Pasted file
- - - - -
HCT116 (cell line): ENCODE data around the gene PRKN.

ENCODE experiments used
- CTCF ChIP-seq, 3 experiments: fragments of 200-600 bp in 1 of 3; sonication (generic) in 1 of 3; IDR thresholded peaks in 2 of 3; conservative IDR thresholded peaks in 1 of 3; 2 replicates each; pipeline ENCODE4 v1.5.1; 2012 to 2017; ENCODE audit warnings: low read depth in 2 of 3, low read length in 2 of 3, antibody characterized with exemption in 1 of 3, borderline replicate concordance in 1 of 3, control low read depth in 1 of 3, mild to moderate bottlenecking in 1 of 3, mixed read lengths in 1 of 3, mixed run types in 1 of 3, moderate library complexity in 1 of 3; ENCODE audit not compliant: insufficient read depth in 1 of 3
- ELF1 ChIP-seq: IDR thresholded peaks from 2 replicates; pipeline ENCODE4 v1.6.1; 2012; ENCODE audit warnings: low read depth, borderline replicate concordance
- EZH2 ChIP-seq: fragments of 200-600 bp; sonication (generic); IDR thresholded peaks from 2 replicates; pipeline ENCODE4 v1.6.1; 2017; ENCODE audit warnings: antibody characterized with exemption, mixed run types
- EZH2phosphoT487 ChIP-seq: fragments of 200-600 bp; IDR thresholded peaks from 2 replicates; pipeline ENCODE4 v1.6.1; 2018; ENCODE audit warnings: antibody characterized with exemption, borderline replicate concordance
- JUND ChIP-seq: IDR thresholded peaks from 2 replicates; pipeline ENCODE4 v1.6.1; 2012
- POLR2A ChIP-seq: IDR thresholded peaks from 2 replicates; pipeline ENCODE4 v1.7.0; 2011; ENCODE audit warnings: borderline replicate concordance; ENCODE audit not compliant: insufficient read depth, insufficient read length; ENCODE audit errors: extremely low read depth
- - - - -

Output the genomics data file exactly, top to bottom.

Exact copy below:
HCT116 (cell line): ENCODE data around the gene PRKN.

ENCODE experiments used
- CTCF ChIP-seq, 3 experiments: fragments of 200-600 bp in 1 of 3; sonication (generic) in 1 of 3; IDR thresholded peaks in 2 of 3; conservative IDR thresholded peaks in 1 of 3; 2 replicates each; pipeline ENCODE4 v1.5.1; 2012 to 2017; ENCODE audit warnings: low read depth in 2 of 3, low read length in 2 of 3, antibody characterized with exemption in 1 of 3, borderline replicate concordance in 1 of 3, control low read depth in 1 of 3, mild to moderate bottlenecking in 1 of 3, mixed read lengths in 1 of 3, mixed run types in 1 of 3, moderate library complexity in 1 of 3; ENCODE audit not compliant: insufficient read depth in 1 of 3
- ELF1 ChIP-seq: IDR thresholded peaks from 2 replicates; pipeline ENCODE4 v1.6.1; 2012; ENCODE audit warnings: low read depth, borderline replicate concordance
- EZH2 ChIP-seq: fragments of 200-600 bp; sonication (generic); IDR thresholded peaks from 2 replicates; pipeline ENCODE4 v1.6.1; 2017; ENCODE audit warnings: antibody characterized with exemption, mixed run types
- EZH2phosphoT487 ChIP-seq: fragments of 200-600 bp; IDR thresholded peaks from 2 replicates; pipeline ENCODE4 v1.6.1; 2018; ENCODE audit warnings: antibody characterized with exemption, borderline replicate concordance
- JUND ChIP-seq: IDR thresholded peaks from 2 replicates; pipeline ENCODE4 v1.6.1; 2012
- POLR2A ChIP-seq: IDR thresholded peaks from 2 replicates; pipeline ENCODE4 v1.7.0; 2011; ENCODE audit warnings: borderline replicate concordance; ENCODE audit not compliant: insufficient read depth, insufficient read length; ENCODE audit errors: extremely low read depth